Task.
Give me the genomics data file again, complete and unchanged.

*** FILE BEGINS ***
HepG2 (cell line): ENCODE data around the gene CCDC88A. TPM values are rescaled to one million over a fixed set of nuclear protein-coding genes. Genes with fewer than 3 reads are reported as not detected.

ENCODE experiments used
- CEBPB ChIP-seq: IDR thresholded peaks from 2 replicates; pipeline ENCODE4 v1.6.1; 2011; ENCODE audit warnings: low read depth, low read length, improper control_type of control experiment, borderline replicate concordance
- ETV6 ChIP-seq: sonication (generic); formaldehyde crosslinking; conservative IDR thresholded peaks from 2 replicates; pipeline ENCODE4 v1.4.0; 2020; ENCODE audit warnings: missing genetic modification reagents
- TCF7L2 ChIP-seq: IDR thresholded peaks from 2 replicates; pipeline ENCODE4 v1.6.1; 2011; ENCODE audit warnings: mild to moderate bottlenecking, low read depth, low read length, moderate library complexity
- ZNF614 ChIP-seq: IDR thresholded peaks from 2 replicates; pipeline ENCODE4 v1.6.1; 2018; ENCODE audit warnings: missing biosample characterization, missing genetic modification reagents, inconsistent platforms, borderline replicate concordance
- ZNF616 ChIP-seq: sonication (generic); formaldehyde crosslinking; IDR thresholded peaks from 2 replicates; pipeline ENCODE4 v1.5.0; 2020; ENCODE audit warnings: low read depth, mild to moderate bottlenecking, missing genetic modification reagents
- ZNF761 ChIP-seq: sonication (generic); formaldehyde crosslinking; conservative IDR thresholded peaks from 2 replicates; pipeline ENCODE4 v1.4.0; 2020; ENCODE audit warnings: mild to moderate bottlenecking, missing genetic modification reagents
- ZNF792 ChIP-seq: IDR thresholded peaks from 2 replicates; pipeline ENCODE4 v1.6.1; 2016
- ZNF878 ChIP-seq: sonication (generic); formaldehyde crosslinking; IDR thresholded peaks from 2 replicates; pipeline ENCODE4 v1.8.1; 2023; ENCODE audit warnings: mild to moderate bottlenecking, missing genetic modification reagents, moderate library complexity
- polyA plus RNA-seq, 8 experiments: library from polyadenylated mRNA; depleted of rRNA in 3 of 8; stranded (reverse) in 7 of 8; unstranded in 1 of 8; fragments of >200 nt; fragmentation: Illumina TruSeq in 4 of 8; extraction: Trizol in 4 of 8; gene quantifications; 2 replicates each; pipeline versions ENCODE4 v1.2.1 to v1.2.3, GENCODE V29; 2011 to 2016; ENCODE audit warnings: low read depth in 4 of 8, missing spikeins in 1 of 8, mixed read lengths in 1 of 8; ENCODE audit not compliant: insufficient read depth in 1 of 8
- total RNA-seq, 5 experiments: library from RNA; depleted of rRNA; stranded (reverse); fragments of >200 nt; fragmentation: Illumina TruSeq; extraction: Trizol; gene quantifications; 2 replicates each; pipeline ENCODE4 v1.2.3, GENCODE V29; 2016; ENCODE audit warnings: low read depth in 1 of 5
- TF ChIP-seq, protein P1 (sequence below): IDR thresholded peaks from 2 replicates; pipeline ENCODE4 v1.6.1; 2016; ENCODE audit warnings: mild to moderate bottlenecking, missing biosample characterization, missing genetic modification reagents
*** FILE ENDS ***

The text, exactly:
HepG2 (cell line): ENCODE data around the gene CCDC88A. TPM values are rescaled to one million over a fixed set of nuclear protein-coding genes. Genes with fewer than 3 reads are reported as not detected.

ENCODE experiments used
- CEBPB ChIP-seq: IDR thresholded peaks from 2 replicates; pipeline ENCODE4 v1.6.1; 2011; ENCODE audit warnings: low read depth, low read length, improper control_type of control experiment, borderline replicate concordance
- ETV6 ChIP-seq: sonication (generic); formaldehyde crosslinking; conservative IDR thresholded peaks from 2 replicates; pipeline ENCODE4 v1.4.0; 2020; ENCODE audit warnings: missing genetic modification reagents
- TCF7L2 ChIP-seq: IDR thresholded peaks from 2 replicates; pipeline ENCODE4 v1.6.1; 2011; ENCODE audit warnings: mild to moderate bottlenecking, low read depth, low read length, moderate library complexity
- ZNF614 ChIP-seq: IDR thresholded peaks from 2 replicates; pipeline ENCODE4 v1.6.1; 2018; ENCODE audit warnings: missing biosample characterization, missing genetic modification reagents, inconsistent platforms, borderline replicate concordance
- ZNF616 ChIP-seq: sonication (generic); formaldehyde crosslinking; IDR thresholded peaks from 2 replicates; pipeline ENCODE4 v1.5.0; 2020; ENCODE audit warnings: low read depth, mild to moderate bottlenecking, missing genetic modification reagents
- ZNF761 ChIP-seq: sonication (generic); formaldehyde crosslinking; conservative IDR thresholded peaks from 2 replicates; pipeline ENCODE4 v1.4.0; 2020; ENCODE audit warnings: mild to moderate bottlenecking, missing genetic modification reagents
- ZNF792 ChIP-seq: IDR thresholded peaks from 2 replicates; pipeline ENCODE4 v1.6.1; 2016
- ZNF878 ChIP-seq: sonication (generic); formaldehyde crosslinking; IDR thresholded peaks from 2 replicates; pipeline ENCODE4 v1.8.1; 2023; ENCODE audit warnings: mild to moderate bottlenecking, missing genetic modification reagents, moderate library complexity
- polyA plus RNA-seq, 8 experiments: library from polyadenylated mRNA; depleted of rRNA in 3 of 8; stranded (reverse) in 7 of 8; unstranded in 1 of 8; fragments of >200 nt; fragmentation: Illumina TruSeq in 4 of 8; extraction: Trizol in 4 of 8; gene quantifications; 2 replicates each; pipeline versions ENCODE4 v1.2.1 to v1.2.3, GENCODE V29; 2011 to 2016; ENCODE audit warnings: low read depth in 4 of 8, missing spikeins in 1 of 8, mixed read lengths in 1 of 8; ENCODE audit not compliant: insufficient read depth in 1 of 8
- total RNA-seq, 5 experiments: library from RNA; depleted of rRNA; stranded (reverse); fragments of >200 nt; fragmentation: Illumina TruSeq; extraction: Trizol; gene quantifications; 2 replicates each; pipeline ENCODE4 v1.2.3, GENCODE V29; 2016; ENCODE audit warnings: low read depth in 1 of 5
- TF ChIP-seq, protein P1 (sequence below): IDR thresholded peaks from 2 replicates; pipeline ENCODE4 v1.6.1; 2016; ENCODE audit warnings: mild to moderate bottlenecking, missing biosample characterization, missing genetic modification reagents